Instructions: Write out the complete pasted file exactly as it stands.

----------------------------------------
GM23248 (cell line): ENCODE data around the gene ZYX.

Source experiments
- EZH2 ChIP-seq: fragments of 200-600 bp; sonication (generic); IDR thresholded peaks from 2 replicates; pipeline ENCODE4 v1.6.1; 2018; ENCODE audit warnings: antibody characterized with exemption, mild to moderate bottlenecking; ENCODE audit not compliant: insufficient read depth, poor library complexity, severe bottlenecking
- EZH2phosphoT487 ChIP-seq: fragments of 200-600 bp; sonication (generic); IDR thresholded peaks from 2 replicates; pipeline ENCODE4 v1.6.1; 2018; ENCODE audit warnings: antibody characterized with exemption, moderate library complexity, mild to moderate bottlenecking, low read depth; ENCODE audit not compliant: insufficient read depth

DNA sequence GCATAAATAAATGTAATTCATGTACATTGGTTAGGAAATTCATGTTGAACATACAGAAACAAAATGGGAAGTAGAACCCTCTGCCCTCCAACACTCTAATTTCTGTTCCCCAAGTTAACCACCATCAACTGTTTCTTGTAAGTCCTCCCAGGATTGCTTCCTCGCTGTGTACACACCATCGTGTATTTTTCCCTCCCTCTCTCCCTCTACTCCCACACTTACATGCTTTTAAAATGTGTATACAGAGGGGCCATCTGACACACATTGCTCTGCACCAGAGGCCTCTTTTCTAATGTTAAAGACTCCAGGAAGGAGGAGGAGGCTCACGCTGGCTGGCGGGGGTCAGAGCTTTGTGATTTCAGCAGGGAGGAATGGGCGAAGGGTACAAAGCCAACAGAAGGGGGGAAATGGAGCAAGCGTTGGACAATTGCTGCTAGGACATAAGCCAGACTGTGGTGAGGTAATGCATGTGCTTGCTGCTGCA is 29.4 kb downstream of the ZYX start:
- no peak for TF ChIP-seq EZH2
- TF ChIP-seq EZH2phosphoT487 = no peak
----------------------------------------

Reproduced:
GM23248 (cell line): ENCODE data around the gene ZYX.

Source experiments
- EZH2 ChIP-seq: fragments of 200-600 bp; sonication (generic); IDR thresholded peaks from 2 replicates; pipeline ENCODE4 v1.6.1; 2018; ENCODE audit warnings: antibody characterized with exemption, mild to moderate bottlenecking; ENCODE audit not compliant: insufficient read depth, poor library complexity, severe bottlenecking
- EZH2phosphoT487 ChIP-seq: fragments of 200-600 bp; sonication (generic); IDR thresholded peaks from 2 replicates; pipeline ENCODE4 v1.6.1; 2018; ENCODE audit warnings: antibody characterized with exemption, moderate library complexity, mild to moderate bottlenecking, low read depth; ENCODE audit not compliant: insufficient read depth

DNA sequence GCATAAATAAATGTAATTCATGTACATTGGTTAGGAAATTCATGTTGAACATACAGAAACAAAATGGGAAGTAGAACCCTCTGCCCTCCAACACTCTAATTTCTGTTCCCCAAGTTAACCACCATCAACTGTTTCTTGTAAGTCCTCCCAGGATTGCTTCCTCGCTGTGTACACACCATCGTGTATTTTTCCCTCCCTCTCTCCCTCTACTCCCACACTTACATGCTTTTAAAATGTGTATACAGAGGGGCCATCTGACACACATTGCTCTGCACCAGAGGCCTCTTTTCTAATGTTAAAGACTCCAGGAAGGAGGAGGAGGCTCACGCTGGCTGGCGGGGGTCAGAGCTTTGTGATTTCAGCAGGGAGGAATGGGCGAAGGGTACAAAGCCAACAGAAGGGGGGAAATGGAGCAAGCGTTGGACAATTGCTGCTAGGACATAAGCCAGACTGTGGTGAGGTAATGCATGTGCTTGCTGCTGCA is 29.4 kb downstream of the ZYX start:
- no peak for TF ChIP-seq EZH2
- TF ChIP-seq EZH2phosphoT487 = no peak